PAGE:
The Justice Department sued two polygamist-dominated towns on the Utah-Arizona border on Thursday, citing religious discrimination and saying they had operated for two decades as an arm of a breakaway Mormon sect.
The complaint accuses the cities of carrying out the "will and dictates" of now-imprisoned sect leader Warren Jeffs, who is serving a prison term of life plus 20 years in Texas for raping two underage girls he wed in "spiritual marriages."
Most of the more than 8,800 residents of the twin towns of Colorado City, Arizona, and Hildale, Utah, are members of Jeffs' Fundamentalist Church of Jesus Christ of Latter Day Saints, which experts estimate has 10,000 followers in North America.
The suit, filed in U.S. District Court in Arizona, said the police agency serving the two towns had sometimes deployed deputies to confront people about their disobedience to sect rules or to tell them to report to the sect leadership.
Deputies also failed to arrest sect members who committed crimes against non-members such as destroying their crops or trespassing, the suit added.
"City governments and their police departments may not favor one religious group over another and may not discriminate against individuals because of their religious affiliation," Thomas Perez, assistant attorney general for the Justice Department's Civil Rights Division, said in a statement.
The suit said that at one point, when Jeffs issued an order for a sect member to return a runaway underage bride to her new husband in 2000, three deputies confronted the person to demand he return her to sect leaders, unaware he had already done so.
At another point, when Jeffs banned dogs from households in 2001, deputies went house to house to round up the animals, then shot and killed them in a slaughter pit, the suit said.
Additionally, the lawsuit accused the cities of refusing to issue building permits to non-sect members, and said the utilities delayed water and electric service to non-members.
The lawsuit seeks unspecified damages for discrimination victims, fines against both towns and court orders barring harassment of non-FLDS members.
LAWYER CALLS MOVE 'HEAVY-HANDED'
Phoenix-based lawyer Jeff Matura, who represents Colorado City, and Salt Lake City-based attorney Peter Stirba, who represents Hildale, said the cities denied the allegations in the suit and that they were not new.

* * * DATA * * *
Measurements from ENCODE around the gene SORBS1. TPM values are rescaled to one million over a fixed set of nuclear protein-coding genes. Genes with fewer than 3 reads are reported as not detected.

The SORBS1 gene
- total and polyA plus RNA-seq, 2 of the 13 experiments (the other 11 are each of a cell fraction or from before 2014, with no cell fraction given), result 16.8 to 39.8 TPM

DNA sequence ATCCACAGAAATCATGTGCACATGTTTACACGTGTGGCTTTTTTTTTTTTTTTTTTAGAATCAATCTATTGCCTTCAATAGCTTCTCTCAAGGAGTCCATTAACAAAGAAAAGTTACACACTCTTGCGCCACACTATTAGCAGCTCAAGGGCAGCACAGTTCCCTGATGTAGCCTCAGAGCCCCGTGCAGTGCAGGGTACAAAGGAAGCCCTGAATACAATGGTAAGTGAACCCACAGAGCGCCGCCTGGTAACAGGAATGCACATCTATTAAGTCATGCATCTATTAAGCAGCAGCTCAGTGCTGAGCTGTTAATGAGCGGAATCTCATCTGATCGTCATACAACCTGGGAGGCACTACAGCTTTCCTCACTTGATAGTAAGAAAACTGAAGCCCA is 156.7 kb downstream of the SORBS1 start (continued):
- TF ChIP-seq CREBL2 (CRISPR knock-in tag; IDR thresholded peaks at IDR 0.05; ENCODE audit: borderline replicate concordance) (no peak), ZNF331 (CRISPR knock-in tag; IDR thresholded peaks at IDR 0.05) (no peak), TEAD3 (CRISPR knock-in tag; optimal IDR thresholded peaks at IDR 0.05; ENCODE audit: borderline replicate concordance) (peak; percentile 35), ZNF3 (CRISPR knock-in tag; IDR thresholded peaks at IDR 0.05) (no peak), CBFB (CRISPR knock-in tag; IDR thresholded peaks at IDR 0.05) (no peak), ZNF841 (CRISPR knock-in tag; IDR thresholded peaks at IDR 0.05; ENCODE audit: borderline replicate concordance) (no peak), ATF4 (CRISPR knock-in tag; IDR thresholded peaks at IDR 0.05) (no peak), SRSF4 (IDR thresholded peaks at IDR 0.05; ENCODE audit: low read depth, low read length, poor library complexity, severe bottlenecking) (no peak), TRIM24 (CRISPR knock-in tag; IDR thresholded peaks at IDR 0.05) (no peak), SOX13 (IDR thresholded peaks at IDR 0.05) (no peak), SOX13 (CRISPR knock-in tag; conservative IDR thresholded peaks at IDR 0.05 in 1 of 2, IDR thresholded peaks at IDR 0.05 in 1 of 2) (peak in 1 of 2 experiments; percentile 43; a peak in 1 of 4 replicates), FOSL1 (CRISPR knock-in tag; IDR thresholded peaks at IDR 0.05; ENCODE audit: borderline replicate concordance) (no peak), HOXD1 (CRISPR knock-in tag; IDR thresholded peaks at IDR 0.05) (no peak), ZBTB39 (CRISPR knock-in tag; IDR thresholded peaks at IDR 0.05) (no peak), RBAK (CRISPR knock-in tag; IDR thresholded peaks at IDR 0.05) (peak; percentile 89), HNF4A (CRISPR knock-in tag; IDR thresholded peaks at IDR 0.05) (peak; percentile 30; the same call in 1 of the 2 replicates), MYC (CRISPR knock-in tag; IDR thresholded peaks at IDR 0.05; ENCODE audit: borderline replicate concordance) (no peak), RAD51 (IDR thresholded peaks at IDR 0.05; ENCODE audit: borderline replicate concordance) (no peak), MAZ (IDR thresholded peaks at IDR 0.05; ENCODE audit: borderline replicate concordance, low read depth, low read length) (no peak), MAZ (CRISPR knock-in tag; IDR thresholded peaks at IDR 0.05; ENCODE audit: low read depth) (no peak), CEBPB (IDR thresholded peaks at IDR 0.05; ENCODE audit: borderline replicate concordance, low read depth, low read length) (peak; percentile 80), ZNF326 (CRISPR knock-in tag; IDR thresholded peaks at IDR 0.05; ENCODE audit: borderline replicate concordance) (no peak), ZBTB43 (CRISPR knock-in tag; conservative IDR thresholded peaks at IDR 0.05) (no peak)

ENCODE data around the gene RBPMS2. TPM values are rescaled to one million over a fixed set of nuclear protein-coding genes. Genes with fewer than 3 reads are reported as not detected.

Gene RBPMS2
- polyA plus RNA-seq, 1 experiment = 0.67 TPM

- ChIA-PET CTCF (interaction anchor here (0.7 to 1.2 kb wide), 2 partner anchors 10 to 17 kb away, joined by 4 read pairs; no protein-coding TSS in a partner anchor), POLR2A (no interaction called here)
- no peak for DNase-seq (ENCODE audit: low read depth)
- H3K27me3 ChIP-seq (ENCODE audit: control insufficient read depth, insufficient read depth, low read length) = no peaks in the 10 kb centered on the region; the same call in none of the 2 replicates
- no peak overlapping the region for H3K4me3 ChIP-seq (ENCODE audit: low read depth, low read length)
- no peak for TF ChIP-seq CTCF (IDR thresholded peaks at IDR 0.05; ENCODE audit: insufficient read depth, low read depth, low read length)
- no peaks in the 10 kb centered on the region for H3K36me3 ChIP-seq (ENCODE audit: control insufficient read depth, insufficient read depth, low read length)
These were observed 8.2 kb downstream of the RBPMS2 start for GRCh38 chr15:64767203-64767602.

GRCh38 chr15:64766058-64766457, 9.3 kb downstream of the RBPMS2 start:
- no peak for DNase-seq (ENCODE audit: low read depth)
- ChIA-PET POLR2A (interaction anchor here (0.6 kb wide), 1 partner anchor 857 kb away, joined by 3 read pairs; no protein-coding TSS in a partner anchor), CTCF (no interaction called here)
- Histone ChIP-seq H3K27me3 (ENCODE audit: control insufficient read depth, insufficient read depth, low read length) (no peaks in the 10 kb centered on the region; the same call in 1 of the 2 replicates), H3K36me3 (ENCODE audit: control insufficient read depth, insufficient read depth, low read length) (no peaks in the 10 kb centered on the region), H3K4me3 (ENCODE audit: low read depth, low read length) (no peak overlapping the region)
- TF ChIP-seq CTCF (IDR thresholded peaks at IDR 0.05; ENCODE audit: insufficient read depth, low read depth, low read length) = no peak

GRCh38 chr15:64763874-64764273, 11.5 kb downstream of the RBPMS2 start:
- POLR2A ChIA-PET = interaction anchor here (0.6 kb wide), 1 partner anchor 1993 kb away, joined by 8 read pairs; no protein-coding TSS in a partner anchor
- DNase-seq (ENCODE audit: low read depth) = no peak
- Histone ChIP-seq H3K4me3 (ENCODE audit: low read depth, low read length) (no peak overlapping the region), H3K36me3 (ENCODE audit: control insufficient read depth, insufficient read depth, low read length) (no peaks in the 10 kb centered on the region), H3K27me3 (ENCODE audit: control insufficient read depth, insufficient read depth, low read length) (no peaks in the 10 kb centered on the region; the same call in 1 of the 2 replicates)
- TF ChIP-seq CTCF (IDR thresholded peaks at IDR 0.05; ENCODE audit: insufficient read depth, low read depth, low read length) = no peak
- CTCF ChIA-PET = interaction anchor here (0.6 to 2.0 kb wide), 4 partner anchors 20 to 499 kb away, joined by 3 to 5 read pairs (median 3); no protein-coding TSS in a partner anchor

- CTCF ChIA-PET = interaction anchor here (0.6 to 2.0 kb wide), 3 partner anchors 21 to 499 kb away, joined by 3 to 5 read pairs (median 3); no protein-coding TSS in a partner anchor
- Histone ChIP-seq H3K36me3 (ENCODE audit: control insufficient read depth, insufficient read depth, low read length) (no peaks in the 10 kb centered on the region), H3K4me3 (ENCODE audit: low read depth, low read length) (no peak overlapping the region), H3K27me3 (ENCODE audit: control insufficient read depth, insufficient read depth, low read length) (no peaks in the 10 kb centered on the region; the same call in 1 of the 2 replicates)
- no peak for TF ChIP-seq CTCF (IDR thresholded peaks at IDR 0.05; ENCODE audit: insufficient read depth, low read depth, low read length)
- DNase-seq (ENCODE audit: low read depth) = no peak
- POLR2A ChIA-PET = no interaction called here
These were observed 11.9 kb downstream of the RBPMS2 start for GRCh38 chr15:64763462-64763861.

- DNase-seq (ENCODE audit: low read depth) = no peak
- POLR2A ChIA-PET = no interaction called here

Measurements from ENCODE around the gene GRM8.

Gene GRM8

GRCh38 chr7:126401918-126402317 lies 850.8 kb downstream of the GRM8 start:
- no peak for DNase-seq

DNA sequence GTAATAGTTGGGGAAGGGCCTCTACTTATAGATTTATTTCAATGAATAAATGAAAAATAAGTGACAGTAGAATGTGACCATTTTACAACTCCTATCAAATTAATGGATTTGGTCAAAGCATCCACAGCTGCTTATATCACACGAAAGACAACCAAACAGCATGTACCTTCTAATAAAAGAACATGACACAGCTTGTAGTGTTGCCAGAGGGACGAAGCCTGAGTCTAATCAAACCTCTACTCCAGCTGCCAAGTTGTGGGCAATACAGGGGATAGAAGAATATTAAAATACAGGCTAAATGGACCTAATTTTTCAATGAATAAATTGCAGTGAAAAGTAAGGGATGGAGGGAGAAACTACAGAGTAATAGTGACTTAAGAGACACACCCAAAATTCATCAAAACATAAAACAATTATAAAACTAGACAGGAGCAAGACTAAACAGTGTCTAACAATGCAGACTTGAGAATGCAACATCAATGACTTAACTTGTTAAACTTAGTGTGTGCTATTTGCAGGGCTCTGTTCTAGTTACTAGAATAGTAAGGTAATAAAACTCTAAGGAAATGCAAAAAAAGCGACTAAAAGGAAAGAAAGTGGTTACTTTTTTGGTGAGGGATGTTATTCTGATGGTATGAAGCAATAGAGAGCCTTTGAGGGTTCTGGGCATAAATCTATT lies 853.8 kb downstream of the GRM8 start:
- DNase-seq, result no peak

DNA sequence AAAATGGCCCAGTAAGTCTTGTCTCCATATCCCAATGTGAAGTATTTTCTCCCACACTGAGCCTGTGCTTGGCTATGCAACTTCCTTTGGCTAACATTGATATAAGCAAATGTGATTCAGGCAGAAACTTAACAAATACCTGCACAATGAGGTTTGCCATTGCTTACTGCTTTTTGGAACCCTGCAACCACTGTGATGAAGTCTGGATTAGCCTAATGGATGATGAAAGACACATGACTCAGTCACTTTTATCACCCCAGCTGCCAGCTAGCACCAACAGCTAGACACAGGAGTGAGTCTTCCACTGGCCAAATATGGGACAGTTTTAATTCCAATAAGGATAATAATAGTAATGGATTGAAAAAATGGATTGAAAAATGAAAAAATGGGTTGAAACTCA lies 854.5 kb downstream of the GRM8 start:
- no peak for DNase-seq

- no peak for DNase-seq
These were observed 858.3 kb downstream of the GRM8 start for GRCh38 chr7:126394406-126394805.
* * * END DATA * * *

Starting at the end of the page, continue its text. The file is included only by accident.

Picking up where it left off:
Matura called the move a "heavy-handed" federal attempt to accomplish what Utah and Arizona officials had been unable to do for decades: dismantle the FLDS communities for their religious practice of polygamy.
He said Justice Department officials approached the towns more than six months ago, not to discuss the allegations in the lawsuit, but essentially seeking to dismantle and rebuild the city governments and police department.
"We've been talking to them trying to avoid a lawsuit," Matura said. "They literally wanted to put the towns under receivership. ... We declined."
He said that raids on the two communities dating back to the 1930s by state and federal authorities in both states had been unsuccessful and that most legal actions brought against city officials in the past had also failed.
The sect, which Jeffs still leads despite his 2011 child sexual assault conviction, practices polygamy and believes plural marriage brings exaltation in heaven. Jeffs is revered by followers as a prophet who communicates directly with God.
The mainstream Mormon church, which has no affiliation with the FLDS, abandoned polygamy in 1890 and excommunicates members engaged in the practice.
"It's a rehash," Stirba told Reuters. "At this point, there has been no adjudication by any court or in any other proceeding that found there had ever been any discriminatory behavior."
In 2008, for example, a federal judge in Utah tossed out a lawsuit from a former church member alleging religion-based discrimination by police, Stirba said. A 2007 probe by police academies in both states ended with four of the department's six officers cleared of allegations of wrongdoing. Two resigned.
The attorneys general in Arizona and Utah welcomed the federal move, with Utah's top prosecutor, Mark Shurtleff, saying it would finally establish the rule of law in the twin towns.
"We have offered our full cooperation and collaboration with the Department of Justice to aggressively investigate and address these complaints," he said.
Both Arizona and Utah tried unsuccessfully to pass legislation last year to block the sect from controlling law enforcement in the towns. Two weeks ago, Arizona Attorney General Tom Horne announced his office would provide $420,000 to the Mohave County Sheriff office for overtime pay so officers could patrol Colorado City 16 hours a day.
(Reporting By Lily Kuo and Jennifer Dobner; Writing by Cynthia Johnston; Editing by Peter Cooney)